Interview with Jak Jones

by Roland Cox

During the recent UK Championship held at Telford, Snooker Island’s Suzy Jardine caught up with rising star Jak Jones and managed to grab a few words with him.

Jak Jones with Suzy Jardine

Suzy Jardine: Jak you have just started playing the game, tell me what encouraged you to take it up?

Jak Jones: I was on holiday in Greece and I met Darren Morgan out there and we played a bit of pool, and then because we live near each other back home I went to his snooker club. So Darren Morgan started me playing really.

SJ: So pool was the original first sport and then you moved on to snooker?

JJ: No it was just on holiday. I didn’t play pool or anything, it was just the first time I picked a cue up happened to be on a pool table and I had a few games in Greece and then I went straight to snooker. I never played pool seriously.

SJ: And the influence that Darren has had on your career, he has given you loads of advice as well hasn’t he?

JJ: Well I haven’t been with him for a while now, I left him about three years ago but yeah he gave me a lot of advice at the beginning in my junior career.

SJ: Talk to me about how you also played at his club the Red Triangle, and then went on to play at the Tredegar Snooker Centre that was opened by Simon Griffiths and one Mark Williams. What does it mean to be in the same vicinity as a two time world champion?

JJ: Yeah it was really good at first because when I left the Red Triangle I was just playing in a one table club and when I went to Tredegar I started speaking to Mark Williams and then started practicing with him a lot. But no I don’t play there anymore now but it was great when I was practicing and playing out there.

SJ: Do you have an all time hero in snooker who you have always looked to and idolised and thought I would love to do what he has done?

JJ: Well I like watching Ronnie but obviously Hendry has done the most so I look up to him.

SJ: Has it just been snooker or have you been interested in sports as a whole.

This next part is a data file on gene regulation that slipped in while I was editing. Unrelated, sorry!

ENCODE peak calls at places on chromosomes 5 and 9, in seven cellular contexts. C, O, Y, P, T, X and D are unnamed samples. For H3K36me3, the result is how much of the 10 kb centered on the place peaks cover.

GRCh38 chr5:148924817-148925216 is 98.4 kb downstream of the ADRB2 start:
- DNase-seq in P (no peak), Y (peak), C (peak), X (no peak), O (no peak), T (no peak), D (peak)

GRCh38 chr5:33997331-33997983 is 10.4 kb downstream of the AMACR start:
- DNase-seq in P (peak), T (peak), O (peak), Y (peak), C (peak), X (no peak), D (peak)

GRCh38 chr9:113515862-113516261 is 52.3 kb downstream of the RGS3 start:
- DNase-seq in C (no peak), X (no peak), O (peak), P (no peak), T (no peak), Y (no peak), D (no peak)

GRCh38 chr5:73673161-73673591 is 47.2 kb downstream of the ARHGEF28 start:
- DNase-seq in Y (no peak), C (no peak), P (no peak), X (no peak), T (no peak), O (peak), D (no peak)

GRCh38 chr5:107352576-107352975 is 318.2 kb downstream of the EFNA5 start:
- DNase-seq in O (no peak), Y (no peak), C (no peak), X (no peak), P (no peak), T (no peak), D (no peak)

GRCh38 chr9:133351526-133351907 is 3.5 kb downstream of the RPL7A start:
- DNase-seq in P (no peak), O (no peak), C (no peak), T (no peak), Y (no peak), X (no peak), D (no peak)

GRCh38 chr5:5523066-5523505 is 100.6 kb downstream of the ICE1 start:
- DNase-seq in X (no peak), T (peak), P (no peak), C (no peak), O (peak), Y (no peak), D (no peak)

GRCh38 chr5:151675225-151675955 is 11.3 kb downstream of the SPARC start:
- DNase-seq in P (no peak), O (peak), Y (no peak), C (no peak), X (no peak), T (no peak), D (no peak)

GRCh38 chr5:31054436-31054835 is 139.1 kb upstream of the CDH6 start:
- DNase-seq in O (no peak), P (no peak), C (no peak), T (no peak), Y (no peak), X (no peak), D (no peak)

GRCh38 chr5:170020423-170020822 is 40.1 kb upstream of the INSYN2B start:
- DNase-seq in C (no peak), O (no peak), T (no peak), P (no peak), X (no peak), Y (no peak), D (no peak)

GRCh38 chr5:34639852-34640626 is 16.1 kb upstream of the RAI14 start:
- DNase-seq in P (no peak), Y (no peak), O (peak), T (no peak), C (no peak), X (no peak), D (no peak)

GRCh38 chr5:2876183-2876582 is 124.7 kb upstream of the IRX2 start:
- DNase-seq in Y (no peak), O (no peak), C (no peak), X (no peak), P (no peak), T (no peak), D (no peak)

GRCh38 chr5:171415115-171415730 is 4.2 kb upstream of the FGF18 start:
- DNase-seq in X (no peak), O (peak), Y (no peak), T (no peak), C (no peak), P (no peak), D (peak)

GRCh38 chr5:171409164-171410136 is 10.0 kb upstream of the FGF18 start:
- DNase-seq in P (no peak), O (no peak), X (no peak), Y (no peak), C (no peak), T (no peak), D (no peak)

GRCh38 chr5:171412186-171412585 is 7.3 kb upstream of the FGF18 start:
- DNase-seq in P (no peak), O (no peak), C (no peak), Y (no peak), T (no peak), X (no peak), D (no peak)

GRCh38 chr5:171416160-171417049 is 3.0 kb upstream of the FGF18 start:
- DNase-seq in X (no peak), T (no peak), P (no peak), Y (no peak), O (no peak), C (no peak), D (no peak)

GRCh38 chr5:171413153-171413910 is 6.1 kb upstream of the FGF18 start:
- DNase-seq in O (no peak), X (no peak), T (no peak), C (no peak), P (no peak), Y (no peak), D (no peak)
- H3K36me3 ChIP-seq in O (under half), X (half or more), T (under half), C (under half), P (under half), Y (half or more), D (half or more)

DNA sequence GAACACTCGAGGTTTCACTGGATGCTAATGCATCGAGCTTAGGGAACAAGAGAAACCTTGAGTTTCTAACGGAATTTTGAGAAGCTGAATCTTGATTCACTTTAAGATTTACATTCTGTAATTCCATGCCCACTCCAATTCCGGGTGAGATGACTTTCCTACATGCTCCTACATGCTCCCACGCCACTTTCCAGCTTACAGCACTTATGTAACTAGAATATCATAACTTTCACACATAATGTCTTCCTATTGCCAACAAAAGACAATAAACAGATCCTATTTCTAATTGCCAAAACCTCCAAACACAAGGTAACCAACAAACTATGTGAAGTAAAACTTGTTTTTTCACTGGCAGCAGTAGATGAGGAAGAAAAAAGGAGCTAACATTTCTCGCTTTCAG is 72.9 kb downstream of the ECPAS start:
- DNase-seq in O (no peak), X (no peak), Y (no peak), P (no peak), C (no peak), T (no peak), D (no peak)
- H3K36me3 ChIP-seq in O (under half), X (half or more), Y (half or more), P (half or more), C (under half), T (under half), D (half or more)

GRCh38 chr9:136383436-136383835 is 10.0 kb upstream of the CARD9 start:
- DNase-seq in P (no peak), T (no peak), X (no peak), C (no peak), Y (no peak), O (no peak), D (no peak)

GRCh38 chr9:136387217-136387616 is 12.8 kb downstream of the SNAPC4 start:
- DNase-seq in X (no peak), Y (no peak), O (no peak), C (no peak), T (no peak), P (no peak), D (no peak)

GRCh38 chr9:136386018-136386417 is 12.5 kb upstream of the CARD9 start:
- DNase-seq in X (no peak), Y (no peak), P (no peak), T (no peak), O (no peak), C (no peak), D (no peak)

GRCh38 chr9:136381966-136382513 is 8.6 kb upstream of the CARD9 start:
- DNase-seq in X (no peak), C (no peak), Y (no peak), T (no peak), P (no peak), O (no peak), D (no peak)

JJ: When I was about 11, 12 and 13 I played football and rugby everyday, every single day for two teams and I became ill then from my asthma so I gave up football and rugby but that’s when I started to play snooker. But I still like football and rugby but at the moment it is all about snooker.

SJ: What about your family, how do they feel about your success?

JJ: Well I think they are happy for me and I have got eight brothers and one sister so it’s a big family. My Dad has watched every single game since I started playing and my Mum comes to every single tournament but she doesn’t like watching me a lot!

SJ: Do you practice with your brothers and your sister?

JJ: No none of them of them play, I am the only one who plays. It’s like a rugby family really, they are all into rugby.

SJ: You said football, do you have a favourite football team?

JJ: I support Man U.

SJ: Why?

JJ: Not sure, just supported them since I started played football when I was young.

SJ: You had a fantastic victory in the European Under 19s championships and I can see by the look on your face of how proud you are of that one in beating the highly rated Anthony McGill 6-4 in the final. Just tell me a little about that final frame?

JJ: Well I won a big frame at 2-2 I think it was. I was 70 down and won the frame on the black and I felt sick in that match really, cause there was so much on it with getting on the main tour and everything else, but yeah it was a really good game. I enjoyed it.